From looking at the triode curve, you might be able to make Fig.2.51 work as the cathode uses a zener. But there is no way Fig.2.49 work. The tail current is controlled by the bottom CCS, the triode curve cannot affect the current. Then you have to balance the top and bottom. Even if you can balanced, you still have to concern with balance between the two triodes.

Last edited by Alan0354; 2nd December 2014 at 09:17 PM.
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Old 2nd December 2014, 09:19 PM   #4
Merlinb is offline Merlinb  United Kingdom
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Originally Posted by Alan0354 View Post
1) More specifically Fig 2.49 and Fig. 2.51.
You mean the 3rd edition? It seems to be fig 2.54 in the 4th edition.

Quote:
As a former analog IC designer, you cannot use current source as load like as drawn. Current source has very high impedance,
The idea is the the two anode sources are 'soft current sources'. Their internal impedance is not nearly as high as the tail CCS, so they have enough compliance to work. The internal impadances of these sources is considerably reduced due to the dynamic resistance of the diode/zener voltage sources. (Though I agree, thee CCSs give me the willies, even if two of them are soft!)

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Most common BJT will have output impedance over 1Mohm. The ones I use can have output impedance to 10Mohm and I used it in my designs.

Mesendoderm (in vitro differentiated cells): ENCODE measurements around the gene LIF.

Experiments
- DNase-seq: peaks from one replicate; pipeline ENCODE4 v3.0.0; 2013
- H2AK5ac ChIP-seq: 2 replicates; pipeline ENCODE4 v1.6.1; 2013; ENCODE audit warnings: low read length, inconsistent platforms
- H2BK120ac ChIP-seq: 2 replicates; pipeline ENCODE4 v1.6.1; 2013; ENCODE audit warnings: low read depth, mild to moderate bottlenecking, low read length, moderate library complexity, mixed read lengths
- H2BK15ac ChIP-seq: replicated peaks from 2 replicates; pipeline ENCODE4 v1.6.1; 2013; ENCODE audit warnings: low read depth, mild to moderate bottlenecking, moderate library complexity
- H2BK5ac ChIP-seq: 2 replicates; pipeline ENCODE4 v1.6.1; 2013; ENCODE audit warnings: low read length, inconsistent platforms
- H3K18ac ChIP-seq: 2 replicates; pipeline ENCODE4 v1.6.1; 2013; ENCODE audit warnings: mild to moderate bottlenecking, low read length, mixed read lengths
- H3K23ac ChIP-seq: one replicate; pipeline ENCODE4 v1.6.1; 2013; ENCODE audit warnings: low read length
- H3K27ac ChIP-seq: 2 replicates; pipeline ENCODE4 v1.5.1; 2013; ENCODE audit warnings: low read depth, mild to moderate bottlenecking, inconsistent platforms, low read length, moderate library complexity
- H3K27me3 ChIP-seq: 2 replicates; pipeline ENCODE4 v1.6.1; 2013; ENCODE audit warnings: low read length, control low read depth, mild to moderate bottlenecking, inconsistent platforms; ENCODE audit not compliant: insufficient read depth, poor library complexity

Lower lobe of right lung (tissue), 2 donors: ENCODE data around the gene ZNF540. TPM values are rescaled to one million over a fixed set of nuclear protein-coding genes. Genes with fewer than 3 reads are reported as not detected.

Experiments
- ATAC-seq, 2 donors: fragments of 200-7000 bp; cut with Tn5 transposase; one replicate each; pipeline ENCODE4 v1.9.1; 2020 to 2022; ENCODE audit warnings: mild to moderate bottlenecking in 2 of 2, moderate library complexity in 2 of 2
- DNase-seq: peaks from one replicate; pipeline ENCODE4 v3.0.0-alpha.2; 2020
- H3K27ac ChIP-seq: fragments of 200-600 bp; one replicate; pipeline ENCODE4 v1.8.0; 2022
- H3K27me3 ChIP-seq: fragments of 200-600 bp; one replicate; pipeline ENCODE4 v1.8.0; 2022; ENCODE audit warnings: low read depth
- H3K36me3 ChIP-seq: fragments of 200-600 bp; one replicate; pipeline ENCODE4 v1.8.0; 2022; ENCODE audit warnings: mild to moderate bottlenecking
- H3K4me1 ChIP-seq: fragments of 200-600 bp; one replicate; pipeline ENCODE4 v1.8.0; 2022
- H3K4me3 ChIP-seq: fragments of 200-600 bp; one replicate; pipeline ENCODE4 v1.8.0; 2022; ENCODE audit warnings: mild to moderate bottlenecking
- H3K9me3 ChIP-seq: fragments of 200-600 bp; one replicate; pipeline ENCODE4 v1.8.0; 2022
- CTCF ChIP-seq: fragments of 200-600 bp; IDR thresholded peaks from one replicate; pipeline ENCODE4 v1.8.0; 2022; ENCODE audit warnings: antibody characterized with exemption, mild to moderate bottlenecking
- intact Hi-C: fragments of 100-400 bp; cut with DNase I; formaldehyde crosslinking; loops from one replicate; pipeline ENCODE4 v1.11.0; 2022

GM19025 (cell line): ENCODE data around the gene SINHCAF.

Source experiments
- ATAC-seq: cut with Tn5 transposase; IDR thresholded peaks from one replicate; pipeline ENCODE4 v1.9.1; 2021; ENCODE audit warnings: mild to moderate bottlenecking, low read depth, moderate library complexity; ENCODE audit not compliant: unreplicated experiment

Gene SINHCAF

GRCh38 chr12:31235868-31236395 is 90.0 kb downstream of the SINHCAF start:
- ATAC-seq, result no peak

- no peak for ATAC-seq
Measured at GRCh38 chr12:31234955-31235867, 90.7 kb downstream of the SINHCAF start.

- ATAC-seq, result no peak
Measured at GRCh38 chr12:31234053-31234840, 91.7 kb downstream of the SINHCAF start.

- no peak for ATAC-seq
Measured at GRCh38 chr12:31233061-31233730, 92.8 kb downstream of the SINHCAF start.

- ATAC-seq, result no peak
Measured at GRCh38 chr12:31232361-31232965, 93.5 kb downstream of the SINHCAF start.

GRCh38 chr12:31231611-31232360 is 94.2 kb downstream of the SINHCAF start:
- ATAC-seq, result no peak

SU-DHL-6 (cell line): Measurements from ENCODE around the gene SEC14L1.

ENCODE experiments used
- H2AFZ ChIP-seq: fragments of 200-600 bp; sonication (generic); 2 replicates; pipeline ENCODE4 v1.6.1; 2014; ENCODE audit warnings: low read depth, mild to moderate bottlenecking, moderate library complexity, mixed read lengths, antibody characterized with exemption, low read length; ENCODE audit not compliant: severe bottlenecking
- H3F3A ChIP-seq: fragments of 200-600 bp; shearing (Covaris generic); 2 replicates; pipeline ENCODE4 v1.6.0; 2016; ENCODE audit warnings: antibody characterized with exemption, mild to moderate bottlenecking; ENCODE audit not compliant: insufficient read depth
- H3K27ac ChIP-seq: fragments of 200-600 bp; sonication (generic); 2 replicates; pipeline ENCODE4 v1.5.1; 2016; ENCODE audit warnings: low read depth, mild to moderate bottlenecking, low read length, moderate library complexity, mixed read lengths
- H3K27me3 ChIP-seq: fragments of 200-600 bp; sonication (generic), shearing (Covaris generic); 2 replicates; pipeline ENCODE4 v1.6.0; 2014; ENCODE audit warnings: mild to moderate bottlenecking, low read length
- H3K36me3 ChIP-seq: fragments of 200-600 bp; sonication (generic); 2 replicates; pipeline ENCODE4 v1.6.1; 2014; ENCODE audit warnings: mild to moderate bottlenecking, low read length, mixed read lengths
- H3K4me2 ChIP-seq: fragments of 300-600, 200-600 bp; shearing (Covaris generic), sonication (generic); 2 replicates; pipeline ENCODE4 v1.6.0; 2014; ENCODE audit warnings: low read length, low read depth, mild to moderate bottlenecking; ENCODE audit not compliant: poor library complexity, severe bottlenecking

Not sure how you figure that... The rout of a BJT is not likely to be more than a couple of hundred kilohms at typical valve operating currents.

Last edited by Merlinb; 2nd December 2014 at 09:29 PM.
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Old 2nd December 2014, 09:25 PM   #5
Merlinb is offline Merlinb  United Kingdom
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From looking at the triode curve, you might be able to make Fig.2.51 work as the cathode uses a zener.
Yes, fig. 2.51 (3rd ed) certainly works; it's a very ordinary application of the CCS. It would not work reliably if the triode was replaced with a pentode or transistor, which may be what is misleading you. Triodes have very low internal resistance.
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Old 2nd December 2014, 09:30 PM   #6
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I have the fourth edition; in it the page numbers are 143-146 and the Figure numbers are 2.54 and 2.56. The fourth edition includes this "smoking gun" on p. 144:
At first sight, the circuit has two constant current sources, both trying to define the current in the same wire. The trick is that the cathode CCS is deliberately superior to the anode constant current sources, enabling it to enforce its behaviour upon them.
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Old 2nd December 2014, 09:33 PM   #7